As per the provisions of the section 6 of the ITAA 1936 the income earned by an individual by form of salaries, bonus, fees or any sum that has been received by way of bounty can be considered to constitute a sum that is earned by the taxpayer by personal exertion. As pegrate provision so the section 6-5 most of the income accruing in respect of the taxpayer can be termed as ordinary income. In the present case around MeJenny was receiving million dollars in return of her narrating stories to her husband who passed away recently. Previously she had to pay a sum of $500000 as an advance to the publisher for the purpose of an interview (Anderson et al., 2016).

Any item that is derived by the taxpayer having the character of an income is defined under the provisions FO the section 6-5. Based on the circumstances of the transaction an item having the character of an income is treated. The income that is being received by jeer for the purpose of making herself available for the narration of her story with that of her husband and for the purpose fo lending her name in the stories, that are going to be written by the publisher, will be held assessable as an assessable income as per the provisions which were being made clear in the case of “Brent v Federal Commissioner of Taxation (1971) ATC 4195”. Similar and related provisions of the case of Federal Commissioner of Taxation v Holmes stated out that in the event of receipt of salvage reward payment by the mariners, the same would be held liable as an assessable income (Kennedy et al., 2017).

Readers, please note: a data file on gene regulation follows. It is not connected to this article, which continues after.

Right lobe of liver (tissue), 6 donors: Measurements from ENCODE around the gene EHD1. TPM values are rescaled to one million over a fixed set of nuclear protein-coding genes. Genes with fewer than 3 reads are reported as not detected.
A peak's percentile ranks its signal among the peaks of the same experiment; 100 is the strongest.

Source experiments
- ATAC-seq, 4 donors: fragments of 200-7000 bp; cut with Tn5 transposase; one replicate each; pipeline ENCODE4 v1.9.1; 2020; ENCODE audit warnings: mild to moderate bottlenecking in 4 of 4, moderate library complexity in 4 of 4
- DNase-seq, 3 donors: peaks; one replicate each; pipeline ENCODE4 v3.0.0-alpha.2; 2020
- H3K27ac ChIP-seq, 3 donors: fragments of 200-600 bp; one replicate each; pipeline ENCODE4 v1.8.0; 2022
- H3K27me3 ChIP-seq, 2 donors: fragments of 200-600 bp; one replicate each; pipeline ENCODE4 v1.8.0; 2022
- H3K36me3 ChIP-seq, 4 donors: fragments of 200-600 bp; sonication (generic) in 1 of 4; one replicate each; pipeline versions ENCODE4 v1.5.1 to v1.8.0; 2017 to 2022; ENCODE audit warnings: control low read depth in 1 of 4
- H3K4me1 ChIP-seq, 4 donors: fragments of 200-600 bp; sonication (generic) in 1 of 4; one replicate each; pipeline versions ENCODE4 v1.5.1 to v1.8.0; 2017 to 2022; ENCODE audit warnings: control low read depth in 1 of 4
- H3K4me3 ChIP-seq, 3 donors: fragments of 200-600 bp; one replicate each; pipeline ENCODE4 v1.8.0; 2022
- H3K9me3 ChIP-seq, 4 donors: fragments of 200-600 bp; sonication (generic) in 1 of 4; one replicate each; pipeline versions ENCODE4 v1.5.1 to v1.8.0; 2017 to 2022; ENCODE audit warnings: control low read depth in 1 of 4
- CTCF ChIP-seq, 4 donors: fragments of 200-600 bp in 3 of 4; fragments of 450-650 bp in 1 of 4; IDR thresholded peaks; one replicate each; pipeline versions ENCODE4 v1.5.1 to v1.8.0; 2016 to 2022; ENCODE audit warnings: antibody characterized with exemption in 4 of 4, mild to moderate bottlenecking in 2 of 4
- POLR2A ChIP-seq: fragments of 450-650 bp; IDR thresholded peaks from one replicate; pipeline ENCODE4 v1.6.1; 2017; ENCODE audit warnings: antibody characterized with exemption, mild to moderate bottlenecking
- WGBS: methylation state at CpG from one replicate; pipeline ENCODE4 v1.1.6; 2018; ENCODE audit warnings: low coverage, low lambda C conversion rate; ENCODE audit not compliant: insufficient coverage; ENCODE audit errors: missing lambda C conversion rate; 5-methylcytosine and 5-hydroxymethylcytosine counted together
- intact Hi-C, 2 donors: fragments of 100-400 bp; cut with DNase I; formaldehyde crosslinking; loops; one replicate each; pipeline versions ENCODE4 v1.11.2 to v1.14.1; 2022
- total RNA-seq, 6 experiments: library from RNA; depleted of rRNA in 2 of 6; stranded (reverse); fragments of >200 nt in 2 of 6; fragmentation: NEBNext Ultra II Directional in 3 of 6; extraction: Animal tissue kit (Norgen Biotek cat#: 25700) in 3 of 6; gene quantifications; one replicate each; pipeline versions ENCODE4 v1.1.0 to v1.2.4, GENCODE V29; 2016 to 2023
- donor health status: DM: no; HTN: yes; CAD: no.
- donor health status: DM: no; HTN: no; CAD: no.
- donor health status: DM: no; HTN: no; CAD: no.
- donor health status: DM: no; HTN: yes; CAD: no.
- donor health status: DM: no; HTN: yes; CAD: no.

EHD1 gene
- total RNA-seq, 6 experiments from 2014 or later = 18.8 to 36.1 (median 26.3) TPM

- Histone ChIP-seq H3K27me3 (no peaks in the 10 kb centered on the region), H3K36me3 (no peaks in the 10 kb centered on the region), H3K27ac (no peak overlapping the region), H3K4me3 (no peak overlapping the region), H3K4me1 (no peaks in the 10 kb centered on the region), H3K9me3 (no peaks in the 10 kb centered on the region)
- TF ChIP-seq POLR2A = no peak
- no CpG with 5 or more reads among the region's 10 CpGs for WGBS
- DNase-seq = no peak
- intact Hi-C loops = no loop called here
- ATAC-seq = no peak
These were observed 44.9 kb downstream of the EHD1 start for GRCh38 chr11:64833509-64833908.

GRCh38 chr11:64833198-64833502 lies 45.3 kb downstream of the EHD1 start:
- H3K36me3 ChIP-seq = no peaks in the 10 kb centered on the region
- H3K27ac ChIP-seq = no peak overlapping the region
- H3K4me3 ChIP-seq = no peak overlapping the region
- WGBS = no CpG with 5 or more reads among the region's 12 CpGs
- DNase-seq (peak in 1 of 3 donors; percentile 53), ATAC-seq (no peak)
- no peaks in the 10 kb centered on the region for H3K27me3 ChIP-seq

Answer 2: Tax Consequences for Sally's Transaction